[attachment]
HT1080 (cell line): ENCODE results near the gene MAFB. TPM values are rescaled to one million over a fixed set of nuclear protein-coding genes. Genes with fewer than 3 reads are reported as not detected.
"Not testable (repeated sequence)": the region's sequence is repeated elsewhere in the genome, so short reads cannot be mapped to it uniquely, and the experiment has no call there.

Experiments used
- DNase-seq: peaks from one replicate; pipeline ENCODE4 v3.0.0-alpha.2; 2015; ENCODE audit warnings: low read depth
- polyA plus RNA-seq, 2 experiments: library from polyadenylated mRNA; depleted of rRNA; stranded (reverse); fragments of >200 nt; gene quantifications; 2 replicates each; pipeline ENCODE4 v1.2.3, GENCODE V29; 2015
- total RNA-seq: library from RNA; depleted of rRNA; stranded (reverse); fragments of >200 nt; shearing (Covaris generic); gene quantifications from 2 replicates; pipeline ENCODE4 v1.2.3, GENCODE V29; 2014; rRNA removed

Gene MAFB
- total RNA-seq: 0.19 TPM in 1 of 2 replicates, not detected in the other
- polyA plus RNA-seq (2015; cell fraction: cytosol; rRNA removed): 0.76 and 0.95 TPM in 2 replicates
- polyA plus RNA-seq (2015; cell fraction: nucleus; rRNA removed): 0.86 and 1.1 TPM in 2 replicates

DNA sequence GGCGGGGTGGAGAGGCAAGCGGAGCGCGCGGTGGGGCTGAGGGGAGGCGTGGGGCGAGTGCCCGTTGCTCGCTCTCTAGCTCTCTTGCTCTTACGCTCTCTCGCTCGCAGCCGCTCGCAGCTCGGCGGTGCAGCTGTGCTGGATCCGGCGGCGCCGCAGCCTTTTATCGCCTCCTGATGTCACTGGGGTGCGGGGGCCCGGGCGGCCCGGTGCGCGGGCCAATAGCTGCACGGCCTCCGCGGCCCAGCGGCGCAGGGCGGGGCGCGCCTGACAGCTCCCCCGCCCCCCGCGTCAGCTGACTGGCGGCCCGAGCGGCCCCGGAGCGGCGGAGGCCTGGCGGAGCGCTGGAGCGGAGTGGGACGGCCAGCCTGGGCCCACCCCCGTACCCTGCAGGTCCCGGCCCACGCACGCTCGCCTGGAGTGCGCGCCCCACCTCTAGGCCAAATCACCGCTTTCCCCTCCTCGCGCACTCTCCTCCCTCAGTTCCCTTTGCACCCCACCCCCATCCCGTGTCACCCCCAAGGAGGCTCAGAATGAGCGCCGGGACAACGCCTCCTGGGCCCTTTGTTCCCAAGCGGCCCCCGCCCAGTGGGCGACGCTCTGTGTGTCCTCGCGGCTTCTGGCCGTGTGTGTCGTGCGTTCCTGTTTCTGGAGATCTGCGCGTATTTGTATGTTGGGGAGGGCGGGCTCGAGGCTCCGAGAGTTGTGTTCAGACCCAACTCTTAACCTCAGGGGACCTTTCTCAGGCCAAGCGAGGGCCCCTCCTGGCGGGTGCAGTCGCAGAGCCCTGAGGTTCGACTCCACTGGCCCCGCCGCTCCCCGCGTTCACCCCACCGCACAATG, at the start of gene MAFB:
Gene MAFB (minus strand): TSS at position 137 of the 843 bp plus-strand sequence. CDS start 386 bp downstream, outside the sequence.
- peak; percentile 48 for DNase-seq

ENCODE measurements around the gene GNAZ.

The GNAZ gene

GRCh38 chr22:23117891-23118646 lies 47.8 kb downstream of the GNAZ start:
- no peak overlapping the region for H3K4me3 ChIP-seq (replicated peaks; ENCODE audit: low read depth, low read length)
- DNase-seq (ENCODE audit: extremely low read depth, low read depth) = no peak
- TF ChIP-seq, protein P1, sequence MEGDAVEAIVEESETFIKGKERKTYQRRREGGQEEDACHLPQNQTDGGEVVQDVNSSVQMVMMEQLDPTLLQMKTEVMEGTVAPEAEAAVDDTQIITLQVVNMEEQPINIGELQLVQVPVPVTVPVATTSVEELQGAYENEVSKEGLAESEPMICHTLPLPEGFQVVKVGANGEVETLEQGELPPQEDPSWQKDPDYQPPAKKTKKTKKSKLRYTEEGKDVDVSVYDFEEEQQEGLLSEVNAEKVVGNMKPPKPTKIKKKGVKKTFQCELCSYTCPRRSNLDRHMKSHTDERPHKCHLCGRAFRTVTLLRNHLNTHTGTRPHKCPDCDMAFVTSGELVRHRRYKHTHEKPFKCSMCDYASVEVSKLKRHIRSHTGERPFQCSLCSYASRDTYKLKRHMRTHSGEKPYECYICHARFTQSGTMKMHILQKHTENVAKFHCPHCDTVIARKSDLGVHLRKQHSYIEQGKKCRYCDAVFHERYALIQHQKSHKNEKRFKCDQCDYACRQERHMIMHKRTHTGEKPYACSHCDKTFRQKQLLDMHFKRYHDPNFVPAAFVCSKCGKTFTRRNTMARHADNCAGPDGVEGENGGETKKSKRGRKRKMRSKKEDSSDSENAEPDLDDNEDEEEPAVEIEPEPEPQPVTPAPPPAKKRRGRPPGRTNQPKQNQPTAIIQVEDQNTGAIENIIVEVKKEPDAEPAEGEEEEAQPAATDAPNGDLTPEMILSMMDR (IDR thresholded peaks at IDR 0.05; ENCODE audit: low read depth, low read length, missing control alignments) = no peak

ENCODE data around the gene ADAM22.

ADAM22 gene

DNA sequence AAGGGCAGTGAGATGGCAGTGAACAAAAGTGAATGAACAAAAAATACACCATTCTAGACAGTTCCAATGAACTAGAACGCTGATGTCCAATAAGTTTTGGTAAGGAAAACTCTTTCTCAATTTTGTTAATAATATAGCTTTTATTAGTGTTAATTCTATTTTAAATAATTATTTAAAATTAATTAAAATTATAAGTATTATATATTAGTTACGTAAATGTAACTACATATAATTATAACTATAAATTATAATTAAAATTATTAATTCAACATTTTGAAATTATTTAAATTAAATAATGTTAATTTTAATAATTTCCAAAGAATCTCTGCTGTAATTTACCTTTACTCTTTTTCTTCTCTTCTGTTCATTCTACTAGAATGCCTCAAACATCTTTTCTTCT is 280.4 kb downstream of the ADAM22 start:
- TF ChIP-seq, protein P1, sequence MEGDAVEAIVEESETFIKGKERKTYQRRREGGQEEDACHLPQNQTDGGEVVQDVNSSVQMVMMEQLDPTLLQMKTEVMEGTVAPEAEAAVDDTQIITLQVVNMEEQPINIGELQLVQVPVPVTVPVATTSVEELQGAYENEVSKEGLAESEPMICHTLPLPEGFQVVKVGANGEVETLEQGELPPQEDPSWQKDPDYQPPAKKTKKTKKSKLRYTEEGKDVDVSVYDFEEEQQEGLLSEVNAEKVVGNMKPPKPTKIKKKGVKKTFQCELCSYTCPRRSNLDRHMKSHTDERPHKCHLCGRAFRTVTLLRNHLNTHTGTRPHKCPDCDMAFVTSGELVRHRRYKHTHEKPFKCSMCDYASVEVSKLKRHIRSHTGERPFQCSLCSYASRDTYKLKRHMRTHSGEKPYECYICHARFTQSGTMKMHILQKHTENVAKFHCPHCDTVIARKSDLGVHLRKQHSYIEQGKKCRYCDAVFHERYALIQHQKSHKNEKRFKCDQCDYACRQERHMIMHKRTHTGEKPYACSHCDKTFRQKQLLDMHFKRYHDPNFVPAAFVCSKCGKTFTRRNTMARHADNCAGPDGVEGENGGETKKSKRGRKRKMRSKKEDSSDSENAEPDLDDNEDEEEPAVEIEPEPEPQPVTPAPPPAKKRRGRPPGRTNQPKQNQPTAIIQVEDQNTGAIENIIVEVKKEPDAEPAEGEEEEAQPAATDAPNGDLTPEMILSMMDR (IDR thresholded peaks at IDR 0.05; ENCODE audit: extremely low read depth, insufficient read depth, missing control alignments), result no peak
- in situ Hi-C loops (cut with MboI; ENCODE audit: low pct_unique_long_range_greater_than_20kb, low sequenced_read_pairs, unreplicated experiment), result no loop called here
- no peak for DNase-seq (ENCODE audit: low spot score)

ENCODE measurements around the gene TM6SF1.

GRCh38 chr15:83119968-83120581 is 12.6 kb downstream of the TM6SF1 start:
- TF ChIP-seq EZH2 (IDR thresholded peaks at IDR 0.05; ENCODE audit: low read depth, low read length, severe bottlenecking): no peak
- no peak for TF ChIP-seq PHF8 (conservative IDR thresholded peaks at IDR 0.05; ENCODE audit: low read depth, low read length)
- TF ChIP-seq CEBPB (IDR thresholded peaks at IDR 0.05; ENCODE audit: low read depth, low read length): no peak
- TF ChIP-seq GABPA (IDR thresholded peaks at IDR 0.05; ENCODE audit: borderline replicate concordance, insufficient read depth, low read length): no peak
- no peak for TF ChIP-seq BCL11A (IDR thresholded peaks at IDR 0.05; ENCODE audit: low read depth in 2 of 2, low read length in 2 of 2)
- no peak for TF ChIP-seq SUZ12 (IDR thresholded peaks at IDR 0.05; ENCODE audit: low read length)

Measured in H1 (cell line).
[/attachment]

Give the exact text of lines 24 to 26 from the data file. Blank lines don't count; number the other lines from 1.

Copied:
- in situ Hi-C loops (cut with MboI; ENCODE audit: low pct_unique_long_range_greater_than_20kb, low sequenced_read_pairs, unreplicated experiment), result no loop called here
- no peak for DNase-seq (ENCODE audit: low spot score)

ENCODE measurements around the gene TM6SF1.